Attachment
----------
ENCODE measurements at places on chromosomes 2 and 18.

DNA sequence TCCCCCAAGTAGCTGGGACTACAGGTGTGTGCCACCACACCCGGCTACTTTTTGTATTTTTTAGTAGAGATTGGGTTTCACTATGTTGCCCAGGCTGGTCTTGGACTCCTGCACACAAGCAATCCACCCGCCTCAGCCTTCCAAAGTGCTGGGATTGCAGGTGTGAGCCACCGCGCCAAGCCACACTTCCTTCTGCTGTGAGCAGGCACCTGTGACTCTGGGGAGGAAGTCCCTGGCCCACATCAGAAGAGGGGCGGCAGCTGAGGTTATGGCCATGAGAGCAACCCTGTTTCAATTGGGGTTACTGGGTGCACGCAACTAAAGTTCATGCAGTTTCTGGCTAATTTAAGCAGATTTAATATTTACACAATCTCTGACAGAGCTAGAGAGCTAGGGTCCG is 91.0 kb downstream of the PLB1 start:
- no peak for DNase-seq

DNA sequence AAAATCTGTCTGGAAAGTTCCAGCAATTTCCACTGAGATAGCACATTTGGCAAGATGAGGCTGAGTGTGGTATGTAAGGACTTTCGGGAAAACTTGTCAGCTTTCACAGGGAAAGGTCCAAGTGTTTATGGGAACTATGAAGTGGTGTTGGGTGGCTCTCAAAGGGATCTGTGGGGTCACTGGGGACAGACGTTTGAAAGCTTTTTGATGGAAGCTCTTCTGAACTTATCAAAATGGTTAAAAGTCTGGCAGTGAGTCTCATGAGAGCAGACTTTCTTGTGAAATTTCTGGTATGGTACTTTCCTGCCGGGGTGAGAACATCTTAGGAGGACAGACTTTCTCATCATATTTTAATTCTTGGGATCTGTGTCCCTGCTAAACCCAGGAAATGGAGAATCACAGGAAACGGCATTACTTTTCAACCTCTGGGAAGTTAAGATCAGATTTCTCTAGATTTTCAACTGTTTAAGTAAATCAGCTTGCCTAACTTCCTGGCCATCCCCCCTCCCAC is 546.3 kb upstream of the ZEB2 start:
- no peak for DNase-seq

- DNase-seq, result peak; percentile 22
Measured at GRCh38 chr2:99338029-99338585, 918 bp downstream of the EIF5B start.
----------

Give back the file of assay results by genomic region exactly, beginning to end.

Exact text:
ENCODE measurements at places on chromosomes 2 and 18.

DNA sequence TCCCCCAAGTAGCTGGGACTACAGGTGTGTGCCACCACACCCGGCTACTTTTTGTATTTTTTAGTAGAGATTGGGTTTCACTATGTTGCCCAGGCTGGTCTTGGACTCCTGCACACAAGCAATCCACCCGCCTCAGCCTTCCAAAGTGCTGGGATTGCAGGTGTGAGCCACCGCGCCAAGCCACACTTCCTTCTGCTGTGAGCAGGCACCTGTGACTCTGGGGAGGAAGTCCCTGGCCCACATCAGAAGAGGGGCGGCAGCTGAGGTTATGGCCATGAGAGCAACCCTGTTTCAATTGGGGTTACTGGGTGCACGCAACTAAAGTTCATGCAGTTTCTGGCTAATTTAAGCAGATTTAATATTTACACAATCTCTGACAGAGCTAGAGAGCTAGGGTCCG is 91.0 kb downstream of the PLB1 start:
- no peak for DNase-seq

DNA sequence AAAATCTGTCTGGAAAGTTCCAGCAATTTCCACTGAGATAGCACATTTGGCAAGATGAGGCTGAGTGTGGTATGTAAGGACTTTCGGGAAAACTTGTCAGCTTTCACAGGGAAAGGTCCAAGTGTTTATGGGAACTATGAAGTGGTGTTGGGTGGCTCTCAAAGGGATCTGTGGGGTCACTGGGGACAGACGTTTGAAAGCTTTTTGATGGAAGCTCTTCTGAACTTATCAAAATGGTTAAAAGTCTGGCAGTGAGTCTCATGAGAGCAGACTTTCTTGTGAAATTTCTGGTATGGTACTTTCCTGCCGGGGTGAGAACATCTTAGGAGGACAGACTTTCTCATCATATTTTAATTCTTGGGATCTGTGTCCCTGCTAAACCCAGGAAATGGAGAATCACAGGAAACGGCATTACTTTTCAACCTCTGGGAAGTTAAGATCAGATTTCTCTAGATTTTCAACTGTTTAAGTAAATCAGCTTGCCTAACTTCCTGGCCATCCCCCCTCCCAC is 546.3 kb upstream of the ZEB2 start:
- no peak for DNase-seq

- DNase-seq, result peak; percentile 22
Measured at GRCh38 chr2:99338029-99338585, 918 bp downstream of the EIF5B start.